Saying hi to the monsters under your bed.

The other day I did something that truly scared me. And when I say truly scared me I’m talking out of my comfort zone and into my zone of sweat-inducing, hand-shaking, throat-swelling fear as opposed to my usual, mild state of caution at all things that aren’t puppies.

Guys, I did stand-up for the first time.

Reasons why this was terrifying:

  • It’s not the same as writing funny things on my computer and clicking share on Twitter, although sometimes, when you’re mentioning cystitis, and there’s a chance your boss will read it, that is scary
  • As someone who thinks of themselves as adequately hilarious, the thought of spending five minutes risking everything about your personality on stage and coming away with a shattered image of your own soul if no one laughs, was horrendous
  • Human beings I know, and spend time with in real life, were in the audience, watching me
  • Human beings I don’t know, some of whom were intimidating because they were a) boys and b) girls, were in the audience, watching me
  • My throat was genuinely swelling up so I could have died

Reasons why I did it in the first place:

  • To prove to myself that I can do anything
  • To reward myself with croissants the next day as a prize
  • An element of self-destruction

Because I can never be organised (obviously why I’m a personal assistant) and in the lead-up to the event I got really, really sick (see my last blog: “When October betrays you”) I left everything a bit last minute and decided in the 24 hours leading up to the show to document everything that scared me and talk about that instead. And now – because I choked on quite a lot of lines and I can’t remember any of what happened when I was on stage – I wanted to revisit all of my fearful thoughts for LOLS. As hey, I’m not one to waste material, and I’m certainly not going to get back up on stage as myself again anytime soon. Plus it’s Halloween – and there is no better time to talk about fear (except if you’re about to die).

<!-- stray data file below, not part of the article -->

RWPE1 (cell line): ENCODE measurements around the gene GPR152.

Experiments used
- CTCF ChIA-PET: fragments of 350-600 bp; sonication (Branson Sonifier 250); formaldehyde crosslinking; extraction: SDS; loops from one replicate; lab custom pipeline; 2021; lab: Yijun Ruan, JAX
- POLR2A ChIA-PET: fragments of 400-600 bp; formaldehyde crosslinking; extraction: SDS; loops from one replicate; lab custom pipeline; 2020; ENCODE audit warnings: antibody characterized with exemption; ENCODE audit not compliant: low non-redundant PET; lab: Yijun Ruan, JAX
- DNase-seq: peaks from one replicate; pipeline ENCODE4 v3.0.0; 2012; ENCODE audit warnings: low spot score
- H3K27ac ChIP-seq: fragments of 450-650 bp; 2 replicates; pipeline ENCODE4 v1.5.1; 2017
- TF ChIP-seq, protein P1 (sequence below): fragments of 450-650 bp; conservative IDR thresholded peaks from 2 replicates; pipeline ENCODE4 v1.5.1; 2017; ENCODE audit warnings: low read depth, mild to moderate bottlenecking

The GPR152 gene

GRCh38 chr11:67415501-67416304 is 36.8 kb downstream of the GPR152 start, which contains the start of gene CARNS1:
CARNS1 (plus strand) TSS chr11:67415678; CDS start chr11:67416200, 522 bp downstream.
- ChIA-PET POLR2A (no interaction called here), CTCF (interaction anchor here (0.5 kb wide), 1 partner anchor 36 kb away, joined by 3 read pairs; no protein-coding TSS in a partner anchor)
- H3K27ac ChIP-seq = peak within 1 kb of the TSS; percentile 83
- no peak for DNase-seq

I love Halloween. Autumn is my absolute favourite season because the leaves are adorable and the weather is crisp and cool and pumpkins are friendly. I love everyone’s terrible pumpkin carving photos that all go up at exactly the same time on Facebook – almost as much as I love everyone’s identical photos of roast dinners that go up on Sundays. Because how else would we know what they look like? Not to mention the whole “Is someone really hurt, or is it just make-up?” when you’re stumbling down an alley in Elephant and Castle trying to find the entrance to your party.

Of course I don’t actually go to Halloween parties anymore because since being 25 I’ve developed a pretty intense fear of hangovers (fear #1). My greatest high is now taking my bra off at the end of a long day and just not having cystitis. As a twenty-something millennial with an English degree and several broken mirrors behind her, most things in life are scary. In a way it’s like every day is Halloween, but scary masks and sexy bats are disguised as other fearful omens such as breast pain, or being late for work. Or the holes in crumpets, my teeth falling out, getting my cactus caught in my hair again. Or the clowns. Apparently they’re planning a purge on Halloween so we’ve all got that to look forward to.